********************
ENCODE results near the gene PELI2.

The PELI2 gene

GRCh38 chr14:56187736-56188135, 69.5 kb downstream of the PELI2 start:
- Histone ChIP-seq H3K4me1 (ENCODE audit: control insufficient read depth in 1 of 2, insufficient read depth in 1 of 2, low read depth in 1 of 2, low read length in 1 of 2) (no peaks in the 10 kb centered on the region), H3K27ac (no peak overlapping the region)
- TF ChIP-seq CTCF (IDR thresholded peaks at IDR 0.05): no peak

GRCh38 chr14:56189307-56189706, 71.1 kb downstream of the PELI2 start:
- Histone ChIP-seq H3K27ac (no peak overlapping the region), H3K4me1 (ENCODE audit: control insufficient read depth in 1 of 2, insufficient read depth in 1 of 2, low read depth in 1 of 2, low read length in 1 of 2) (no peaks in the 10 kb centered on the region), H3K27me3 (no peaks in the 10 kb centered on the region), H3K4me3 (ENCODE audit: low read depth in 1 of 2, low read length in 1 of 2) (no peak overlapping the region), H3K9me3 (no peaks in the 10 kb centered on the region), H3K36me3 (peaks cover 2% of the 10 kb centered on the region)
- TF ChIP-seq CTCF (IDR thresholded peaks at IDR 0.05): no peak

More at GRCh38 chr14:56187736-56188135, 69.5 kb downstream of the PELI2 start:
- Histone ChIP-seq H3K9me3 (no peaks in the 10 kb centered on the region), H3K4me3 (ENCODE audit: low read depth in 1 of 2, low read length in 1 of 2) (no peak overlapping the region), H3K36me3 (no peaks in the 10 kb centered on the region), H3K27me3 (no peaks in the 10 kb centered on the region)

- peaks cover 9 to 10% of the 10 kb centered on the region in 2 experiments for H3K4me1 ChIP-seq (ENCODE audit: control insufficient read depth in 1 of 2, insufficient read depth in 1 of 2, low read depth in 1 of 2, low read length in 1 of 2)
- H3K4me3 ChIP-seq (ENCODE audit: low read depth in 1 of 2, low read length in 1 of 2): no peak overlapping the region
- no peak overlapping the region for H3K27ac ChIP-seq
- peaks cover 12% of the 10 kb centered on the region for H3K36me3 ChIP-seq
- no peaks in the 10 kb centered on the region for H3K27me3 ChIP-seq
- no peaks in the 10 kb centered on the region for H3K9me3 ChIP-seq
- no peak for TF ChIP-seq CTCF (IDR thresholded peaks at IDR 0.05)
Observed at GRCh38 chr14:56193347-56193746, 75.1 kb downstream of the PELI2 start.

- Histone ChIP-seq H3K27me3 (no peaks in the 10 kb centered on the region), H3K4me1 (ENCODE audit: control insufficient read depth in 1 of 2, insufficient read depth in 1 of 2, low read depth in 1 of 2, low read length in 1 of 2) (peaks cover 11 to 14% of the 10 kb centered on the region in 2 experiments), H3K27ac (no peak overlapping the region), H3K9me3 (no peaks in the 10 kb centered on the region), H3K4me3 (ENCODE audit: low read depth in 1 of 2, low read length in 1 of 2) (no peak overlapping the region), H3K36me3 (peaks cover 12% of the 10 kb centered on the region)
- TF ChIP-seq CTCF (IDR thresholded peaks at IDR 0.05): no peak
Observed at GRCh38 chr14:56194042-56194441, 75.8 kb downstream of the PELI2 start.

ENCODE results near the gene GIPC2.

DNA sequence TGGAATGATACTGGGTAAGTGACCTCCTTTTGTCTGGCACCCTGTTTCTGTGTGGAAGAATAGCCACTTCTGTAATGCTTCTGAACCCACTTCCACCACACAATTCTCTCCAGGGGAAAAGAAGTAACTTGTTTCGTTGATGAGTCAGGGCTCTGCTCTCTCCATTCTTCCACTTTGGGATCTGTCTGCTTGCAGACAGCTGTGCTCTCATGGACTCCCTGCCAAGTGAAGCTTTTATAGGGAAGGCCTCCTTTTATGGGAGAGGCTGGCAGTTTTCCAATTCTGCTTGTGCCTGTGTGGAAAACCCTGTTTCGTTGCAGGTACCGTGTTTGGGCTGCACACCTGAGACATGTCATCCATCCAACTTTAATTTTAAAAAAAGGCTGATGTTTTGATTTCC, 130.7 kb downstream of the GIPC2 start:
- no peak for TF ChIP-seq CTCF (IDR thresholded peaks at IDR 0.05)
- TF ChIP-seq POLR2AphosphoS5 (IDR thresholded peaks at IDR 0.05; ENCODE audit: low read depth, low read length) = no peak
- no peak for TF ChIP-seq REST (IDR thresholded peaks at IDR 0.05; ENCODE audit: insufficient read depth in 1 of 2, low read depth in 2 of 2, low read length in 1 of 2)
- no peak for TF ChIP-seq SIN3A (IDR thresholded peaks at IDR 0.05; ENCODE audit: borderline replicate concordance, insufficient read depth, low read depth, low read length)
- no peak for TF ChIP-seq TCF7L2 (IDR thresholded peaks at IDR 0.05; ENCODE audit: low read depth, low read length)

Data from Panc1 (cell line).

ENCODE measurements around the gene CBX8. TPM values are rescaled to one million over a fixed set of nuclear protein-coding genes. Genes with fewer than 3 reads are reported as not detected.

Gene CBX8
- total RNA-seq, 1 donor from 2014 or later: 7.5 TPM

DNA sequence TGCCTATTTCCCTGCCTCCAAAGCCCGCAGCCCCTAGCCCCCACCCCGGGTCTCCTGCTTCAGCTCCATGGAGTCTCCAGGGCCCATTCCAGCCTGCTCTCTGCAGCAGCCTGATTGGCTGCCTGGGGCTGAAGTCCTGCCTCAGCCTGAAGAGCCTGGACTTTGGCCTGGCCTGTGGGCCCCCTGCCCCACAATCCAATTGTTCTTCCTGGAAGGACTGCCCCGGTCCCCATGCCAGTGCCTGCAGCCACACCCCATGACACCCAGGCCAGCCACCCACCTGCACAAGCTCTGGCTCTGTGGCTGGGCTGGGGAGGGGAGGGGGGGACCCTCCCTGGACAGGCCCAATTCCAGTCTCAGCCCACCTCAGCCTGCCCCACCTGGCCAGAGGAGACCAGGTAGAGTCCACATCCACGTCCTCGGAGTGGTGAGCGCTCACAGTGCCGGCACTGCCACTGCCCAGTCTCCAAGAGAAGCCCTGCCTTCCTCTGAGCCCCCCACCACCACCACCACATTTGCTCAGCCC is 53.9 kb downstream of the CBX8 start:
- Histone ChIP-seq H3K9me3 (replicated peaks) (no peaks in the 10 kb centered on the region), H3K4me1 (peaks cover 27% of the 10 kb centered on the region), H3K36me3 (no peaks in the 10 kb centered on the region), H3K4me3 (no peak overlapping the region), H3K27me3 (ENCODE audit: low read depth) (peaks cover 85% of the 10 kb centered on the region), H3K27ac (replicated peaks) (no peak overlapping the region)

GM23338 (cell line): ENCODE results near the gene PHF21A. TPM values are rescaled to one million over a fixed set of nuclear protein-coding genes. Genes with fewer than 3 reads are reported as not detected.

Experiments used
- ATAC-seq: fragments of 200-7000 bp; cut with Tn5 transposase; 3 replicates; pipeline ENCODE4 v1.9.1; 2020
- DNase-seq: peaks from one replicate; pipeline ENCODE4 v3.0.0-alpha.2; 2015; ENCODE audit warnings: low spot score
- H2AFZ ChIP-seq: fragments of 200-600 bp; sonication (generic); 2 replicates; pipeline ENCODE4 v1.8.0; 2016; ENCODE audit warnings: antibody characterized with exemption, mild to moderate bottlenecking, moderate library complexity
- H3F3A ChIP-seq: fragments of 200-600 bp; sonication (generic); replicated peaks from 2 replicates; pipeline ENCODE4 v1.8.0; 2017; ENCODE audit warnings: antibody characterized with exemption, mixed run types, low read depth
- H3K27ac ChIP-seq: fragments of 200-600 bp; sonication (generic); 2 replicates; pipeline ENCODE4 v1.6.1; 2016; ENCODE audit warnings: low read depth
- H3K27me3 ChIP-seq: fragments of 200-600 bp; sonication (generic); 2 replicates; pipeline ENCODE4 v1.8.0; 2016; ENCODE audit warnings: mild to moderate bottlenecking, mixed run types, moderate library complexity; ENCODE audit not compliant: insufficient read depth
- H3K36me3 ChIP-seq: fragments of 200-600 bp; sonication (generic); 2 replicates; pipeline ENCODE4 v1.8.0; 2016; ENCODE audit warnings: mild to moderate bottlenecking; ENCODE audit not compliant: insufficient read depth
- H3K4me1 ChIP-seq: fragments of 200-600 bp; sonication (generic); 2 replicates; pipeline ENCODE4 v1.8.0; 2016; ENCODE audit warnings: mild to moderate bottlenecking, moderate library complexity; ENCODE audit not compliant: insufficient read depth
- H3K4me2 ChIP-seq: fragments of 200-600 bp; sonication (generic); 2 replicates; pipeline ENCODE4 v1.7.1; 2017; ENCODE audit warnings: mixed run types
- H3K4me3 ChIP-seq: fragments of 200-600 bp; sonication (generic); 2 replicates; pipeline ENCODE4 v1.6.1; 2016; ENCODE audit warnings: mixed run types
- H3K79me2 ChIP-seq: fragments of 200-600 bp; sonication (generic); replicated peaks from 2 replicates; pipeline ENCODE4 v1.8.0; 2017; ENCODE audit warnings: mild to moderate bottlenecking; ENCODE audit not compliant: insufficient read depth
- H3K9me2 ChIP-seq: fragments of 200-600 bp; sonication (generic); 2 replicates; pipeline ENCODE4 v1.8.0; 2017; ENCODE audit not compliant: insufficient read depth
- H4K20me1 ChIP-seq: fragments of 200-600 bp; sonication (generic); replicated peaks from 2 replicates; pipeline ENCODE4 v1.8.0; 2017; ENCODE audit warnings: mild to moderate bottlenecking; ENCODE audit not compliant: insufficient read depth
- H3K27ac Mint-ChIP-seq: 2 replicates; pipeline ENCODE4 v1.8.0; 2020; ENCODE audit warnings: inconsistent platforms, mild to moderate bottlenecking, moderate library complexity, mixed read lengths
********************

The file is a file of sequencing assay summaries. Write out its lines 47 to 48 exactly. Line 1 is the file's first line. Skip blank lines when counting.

- H3K79me2 ChIP-seq: fragments of 200-600 bp; sonication (generic); replicated peaks from 2 replicates; pipeline ENCODE4 v1.8.0; 2017; ENCODE audit warnings: mild to moderate bottlenecking; ENCODE audit not compliant: insufficient read depth
- H3K9me2 ChIP-seq: fragments of 200-600 bp; sonication (generic); 2 replicates; pipeline ENCODE4 v1.8.0; 2017; ENCODE audit not compliant: insufficient read depth